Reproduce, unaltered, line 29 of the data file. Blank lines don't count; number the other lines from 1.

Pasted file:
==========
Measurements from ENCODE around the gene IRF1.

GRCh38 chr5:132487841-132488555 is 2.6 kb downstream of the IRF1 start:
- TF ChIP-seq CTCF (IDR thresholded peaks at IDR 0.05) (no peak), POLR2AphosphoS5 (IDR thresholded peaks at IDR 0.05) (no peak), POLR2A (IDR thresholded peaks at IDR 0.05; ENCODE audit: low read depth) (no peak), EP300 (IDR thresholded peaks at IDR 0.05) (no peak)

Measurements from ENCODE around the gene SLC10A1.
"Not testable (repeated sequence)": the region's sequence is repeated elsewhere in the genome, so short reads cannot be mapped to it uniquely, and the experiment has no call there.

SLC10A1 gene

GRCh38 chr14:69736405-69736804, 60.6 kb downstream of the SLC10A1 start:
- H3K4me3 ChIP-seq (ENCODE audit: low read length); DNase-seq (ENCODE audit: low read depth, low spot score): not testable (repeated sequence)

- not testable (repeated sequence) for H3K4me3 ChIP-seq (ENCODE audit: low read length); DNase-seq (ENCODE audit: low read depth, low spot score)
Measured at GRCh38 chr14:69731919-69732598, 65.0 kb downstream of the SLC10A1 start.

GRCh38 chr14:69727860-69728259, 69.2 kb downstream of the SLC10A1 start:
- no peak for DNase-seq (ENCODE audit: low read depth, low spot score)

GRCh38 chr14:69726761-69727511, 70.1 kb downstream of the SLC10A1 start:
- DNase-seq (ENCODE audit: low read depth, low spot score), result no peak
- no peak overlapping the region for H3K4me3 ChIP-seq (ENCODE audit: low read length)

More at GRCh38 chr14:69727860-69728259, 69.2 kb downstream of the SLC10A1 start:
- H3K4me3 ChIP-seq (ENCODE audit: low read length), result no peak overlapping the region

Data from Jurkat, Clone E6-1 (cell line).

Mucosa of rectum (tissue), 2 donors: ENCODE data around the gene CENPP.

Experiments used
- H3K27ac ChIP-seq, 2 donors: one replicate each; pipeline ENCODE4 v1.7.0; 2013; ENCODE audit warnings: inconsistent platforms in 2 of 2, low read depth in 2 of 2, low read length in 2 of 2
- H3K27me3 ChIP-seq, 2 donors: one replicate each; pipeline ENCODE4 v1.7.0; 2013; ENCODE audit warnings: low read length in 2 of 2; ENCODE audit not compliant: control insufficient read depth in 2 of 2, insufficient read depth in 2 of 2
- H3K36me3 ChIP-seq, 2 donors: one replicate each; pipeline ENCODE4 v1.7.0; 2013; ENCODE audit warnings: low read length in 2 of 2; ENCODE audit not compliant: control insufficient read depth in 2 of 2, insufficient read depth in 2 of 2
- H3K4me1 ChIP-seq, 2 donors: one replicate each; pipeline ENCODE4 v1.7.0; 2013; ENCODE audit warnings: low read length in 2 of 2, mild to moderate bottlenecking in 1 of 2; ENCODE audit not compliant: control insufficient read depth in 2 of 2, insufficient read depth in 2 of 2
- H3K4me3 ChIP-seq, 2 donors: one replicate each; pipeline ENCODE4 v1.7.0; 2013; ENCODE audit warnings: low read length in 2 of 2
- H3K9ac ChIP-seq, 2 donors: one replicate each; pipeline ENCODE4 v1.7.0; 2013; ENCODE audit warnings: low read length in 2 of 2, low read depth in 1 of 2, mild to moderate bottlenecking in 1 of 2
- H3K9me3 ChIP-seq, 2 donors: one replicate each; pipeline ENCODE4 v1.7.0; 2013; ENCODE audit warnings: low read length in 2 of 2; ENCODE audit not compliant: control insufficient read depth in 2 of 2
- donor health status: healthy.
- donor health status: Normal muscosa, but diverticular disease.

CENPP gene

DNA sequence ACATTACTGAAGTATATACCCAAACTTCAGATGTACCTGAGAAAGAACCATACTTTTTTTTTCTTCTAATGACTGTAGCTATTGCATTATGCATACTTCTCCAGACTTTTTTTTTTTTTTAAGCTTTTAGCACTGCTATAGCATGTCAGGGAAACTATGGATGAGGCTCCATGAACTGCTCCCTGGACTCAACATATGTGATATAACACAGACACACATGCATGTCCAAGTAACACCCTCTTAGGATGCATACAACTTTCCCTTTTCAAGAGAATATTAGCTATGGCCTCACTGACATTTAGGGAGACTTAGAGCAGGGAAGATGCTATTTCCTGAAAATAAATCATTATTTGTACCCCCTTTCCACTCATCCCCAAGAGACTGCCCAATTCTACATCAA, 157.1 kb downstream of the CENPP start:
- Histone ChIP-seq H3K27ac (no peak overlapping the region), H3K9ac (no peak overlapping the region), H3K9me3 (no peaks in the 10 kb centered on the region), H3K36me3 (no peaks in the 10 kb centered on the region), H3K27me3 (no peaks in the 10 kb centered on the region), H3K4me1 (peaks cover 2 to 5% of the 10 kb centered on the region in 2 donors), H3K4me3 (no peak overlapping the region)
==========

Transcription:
- donor health status: Normal muscosa, but diverticular disease.